the glue it will hold up for a short time ,
2- install sheet flooring but purchase good stuff
3- install wood
4- carpet?
5- they do make a vinyl plank that floats ,each piece glues to other BUT!
if it were me i would go with the sheet flooring , it's low cost , easy to lay down and holds up good ,just make sure you buy a big enough piece so you don't have to seam it . just my 2 cents
I'm confused!! Would it not be best to just go with wood flooring, glue and nail the stuff down and forget about it. The laminate route sounds okay, however, I'm with you on if it gets wet. Does one have to glue the laminate down?? I'm ready to just take up the tile, which will be a pain in the you know where and go with wood. Even if it scratches, that might make it look more authentic. I'm very disappointed with the tile. I did not add any additional glue per manufactures directions!!
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Old 02-02-2011, 06:08 PM   #19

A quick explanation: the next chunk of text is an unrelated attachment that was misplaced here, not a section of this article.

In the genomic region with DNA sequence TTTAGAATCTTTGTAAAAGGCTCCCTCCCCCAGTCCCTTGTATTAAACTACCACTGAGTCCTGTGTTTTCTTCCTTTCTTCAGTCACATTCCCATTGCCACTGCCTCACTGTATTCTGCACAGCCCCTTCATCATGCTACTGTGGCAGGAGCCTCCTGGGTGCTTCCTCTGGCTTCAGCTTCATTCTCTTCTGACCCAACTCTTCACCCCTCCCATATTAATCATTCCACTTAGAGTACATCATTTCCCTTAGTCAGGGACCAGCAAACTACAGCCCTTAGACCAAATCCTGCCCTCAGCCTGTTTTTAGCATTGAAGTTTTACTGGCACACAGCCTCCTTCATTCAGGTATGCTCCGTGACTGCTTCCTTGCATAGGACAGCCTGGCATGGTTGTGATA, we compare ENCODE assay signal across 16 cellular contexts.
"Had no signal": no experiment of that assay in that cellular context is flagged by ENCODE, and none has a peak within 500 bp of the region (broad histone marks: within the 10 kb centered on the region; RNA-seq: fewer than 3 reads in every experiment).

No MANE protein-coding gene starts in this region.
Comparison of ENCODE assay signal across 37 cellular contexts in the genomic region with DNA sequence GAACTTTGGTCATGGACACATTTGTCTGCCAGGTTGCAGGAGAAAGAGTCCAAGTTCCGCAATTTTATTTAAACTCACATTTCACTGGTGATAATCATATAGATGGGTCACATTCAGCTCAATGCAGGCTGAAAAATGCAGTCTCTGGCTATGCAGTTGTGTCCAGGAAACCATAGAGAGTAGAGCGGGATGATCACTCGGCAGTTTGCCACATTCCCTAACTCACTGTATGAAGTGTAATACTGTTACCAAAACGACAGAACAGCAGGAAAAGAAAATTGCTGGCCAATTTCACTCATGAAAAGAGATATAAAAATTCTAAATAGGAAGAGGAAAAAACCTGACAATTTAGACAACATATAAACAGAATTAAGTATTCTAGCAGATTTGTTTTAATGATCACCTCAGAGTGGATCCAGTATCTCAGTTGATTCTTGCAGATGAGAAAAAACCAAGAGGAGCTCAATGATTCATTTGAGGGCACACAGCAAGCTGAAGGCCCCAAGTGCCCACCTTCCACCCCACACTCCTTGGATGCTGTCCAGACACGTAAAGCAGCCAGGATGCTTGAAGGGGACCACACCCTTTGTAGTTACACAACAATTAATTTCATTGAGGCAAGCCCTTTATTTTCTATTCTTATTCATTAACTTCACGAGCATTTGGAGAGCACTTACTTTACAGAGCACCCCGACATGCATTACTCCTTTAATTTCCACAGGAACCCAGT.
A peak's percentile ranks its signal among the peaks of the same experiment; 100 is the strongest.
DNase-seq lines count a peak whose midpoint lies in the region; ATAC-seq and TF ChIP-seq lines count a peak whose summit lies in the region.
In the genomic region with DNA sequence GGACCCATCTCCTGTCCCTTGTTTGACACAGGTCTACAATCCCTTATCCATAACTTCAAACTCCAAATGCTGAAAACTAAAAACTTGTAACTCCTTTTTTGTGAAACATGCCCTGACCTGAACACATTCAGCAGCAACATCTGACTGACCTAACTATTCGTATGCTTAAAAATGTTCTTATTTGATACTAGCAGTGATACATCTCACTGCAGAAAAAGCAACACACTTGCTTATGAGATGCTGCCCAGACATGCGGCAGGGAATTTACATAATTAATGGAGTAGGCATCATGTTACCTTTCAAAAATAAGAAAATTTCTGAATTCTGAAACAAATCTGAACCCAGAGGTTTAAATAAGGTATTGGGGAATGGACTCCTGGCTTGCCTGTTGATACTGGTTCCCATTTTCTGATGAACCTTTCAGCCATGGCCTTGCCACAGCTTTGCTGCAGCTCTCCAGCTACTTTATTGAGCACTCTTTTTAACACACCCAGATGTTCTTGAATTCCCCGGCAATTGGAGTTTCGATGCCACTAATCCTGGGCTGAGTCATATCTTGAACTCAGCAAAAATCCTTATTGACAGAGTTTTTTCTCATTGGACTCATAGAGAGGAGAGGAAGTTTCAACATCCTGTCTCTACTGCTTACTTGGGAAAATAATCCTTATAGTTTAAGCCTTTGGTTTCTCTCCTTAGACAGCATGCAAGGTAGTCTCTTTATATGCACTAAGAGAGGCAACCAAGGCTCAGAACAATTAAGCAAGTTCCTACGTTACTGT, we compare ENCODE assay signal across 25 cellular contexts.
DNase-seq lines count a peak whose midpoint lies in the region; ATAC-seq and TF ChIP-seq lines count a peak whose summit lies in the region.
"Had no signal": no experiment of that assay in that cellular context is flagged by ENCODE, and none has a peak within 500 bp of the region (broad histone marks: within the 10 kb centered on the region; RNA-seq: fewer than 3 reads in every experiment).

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I put down self sticking tile when I first got my A. There was carpet in the bathroom and that wouldn't do with the way I live. Anyway after sticking the tile down, I went around and put the seam sealer they use on sheet vinyl in every joint and it hasn't even tried to come up, even with all of the water. Happy Trails..
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Old 02-02-2011, 06:20 PM   #20
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problem solved!!

That's it!! I'm purchasing 500 tubes of superglue
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Old 02-02-2011, 06:44 PM   #21
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Well, I guess it depends on the quality of the laminate because we have had ours almost a year now and have mopped many times. Even had the refer ice maker leak a two and a half foot puddle on the floor overnight and wiped it up and no puckering, so I am very happy with it and the price, of course I did the labor so that was no actual cost. I was really surprised that it didn't pucker with the leak in the fridge but it didn't so all is good. I guess it is just personal preference but maybe the post about one full sheet of linoleum since you have everything out would be the best bet. We put some linoleum in a house we rehabbed that looked just like real wood so that might be the best way to go.
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Old 02-02-2011, 07:01 PM   #22
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I used what they call "floating floor", it is wood and installs easily and it is greaaaaatt.
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Old 02-03-2011, 12:55 AM   #23